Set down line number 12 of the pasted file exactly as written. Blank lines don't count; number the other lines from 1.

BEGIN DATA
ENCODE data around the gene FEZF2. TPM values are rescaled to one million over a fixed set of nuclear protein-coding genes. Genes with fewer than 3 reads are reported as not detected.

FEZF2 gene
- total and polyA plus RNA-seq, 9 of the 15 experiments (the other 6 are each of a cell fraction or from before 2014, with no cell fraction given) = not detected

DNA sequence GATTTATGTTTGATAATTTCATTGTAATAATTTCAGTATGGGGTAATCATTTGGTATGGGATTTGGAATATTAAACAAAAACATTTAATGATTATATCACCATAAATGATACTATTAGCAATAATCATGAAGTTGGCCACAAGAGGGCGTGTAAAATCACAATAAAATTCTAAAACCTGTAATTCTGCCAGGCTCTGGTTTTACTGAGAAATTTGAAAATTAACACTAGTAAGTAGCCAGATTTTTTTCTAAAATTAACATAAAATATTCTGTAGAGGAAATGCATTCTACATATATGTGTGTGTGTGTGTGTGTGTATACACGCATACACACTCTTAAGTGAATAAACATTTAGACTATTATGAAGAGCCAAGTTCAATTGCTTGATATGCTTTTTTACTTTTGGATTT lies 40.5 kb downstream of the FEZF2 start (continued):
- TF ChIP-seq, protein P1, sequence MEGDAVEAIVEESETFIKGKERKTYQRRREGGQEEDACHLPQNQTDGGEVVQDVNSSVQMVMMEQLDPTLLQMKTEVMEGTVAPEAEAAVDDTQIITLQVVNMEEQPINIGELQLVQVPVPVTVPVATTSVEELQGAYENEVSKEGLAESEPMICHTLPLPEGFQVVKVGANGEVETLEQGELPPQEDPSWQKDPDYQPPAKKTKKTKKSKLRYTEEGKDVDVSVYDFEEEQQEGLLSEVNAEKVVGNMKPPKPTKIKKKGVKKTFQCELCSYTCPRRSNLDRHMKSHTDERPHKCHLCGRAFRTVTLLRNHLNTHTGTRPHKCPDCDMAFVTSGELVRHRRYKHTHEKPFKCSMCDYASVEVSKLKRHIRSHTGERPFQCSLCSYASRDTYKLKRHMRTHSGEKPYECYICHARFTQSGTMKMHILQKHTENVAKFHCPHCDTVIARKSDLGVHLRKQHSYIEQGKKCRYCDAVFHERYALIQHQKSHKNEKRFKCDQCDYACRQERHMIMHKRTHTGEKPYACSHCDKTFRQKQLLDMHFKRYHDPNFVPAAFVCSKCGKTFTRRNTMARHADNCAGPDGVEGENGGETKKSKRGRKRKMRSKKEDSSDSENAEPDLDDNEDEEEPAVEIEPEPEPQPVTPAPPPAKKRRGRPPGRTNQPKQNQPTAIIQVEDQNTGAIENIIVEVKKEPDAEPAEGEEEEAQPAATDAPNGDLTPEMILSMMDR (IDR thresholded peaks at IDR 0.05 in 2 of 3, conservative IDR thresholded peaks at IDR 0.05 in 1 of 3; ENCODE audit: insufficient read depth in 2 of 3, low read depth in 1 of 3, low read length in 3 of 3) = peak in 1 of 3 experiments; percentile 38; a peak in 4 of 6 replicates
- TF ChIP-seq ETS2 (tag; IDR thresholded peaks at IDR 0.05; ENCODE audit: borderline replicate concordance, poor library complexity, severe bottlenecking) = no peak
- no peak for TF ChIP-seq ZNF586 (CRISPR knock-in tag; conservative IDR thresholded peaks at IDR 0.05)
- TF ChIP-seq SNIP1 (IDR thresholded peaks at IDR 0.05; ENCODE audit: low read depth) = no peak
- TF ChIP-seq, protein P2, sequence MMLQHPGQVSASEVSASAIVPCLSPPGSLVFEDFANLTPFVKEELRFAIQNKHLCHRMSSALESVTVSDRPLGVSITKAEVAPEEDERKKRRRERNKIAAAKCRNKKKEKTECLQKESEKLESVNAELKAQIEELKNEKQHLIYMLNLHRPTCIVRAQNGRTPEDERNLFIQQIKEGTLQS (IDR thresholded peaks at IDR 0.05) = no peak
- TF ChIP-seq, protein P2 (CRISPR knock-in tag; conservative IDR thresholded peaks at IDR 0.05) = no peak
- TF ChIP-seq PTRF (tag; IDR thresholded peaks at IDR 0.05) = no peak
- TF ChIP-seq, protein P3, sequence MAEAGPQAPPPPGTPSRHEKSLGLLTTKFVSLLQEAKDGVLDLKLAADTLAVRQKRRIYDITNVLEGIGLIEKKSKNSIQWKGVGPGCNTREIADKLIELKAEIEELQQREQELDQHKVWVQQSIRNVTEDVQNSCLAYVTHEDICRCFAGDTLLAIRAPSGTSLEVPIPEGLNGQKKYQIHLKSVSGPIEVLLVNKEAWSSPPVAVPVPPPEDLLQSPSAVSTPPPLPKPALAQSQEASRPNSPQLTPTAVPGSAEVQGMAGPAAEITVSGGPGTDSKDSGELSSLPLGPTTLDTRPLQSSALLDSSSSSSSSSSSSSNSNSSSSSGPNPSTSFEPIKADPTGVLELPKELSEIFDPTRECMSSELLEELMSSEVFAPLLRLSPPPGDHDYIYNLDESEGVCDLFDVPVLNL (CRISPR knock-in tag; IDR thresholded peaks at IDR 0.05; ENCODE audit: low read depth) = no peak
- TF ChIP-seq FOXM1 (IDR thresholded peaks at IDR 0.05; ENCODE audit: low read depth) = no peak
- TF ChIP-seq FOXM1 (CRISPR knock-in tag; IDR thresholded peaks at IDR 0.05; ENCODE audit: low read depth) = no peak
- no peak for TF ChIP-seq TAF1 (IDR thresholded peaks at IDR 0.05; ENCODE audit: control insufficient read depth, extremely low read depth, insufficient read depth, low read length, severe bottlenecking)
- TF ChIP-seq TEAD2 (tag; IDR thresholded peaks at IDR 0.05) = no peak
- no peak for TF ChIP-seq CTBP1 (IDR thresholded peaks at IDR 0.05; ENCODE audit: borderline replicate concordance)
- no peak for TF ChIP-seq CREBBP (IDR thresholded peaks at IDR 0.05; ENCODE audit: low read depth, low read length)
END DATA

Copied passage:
- TF ChIP-seq, protein P3, sequence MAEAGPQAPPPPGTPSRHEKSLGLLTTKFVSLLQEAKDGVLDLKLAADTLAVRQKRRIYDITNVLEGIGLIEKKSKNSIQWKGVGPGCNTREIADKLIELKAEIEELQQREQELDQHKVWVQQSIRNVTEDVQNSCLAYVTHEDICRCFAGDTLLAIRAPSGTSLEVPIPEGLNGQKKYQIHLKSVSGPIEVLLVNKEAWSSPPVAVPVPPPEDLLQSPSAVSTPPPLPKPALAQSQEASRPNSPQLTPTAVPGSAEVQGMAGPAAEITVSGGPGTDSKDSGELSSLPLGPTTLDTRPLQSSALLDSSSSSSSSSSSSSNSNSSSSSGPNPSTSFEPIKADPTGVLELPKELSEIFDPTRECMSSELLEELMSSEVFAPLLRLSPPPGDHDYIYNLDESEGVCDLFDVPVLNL (CRISPR knock-in tag; IDR thresholded peaks at IDR 0.05; ENCODE audit: low read depth) = no peak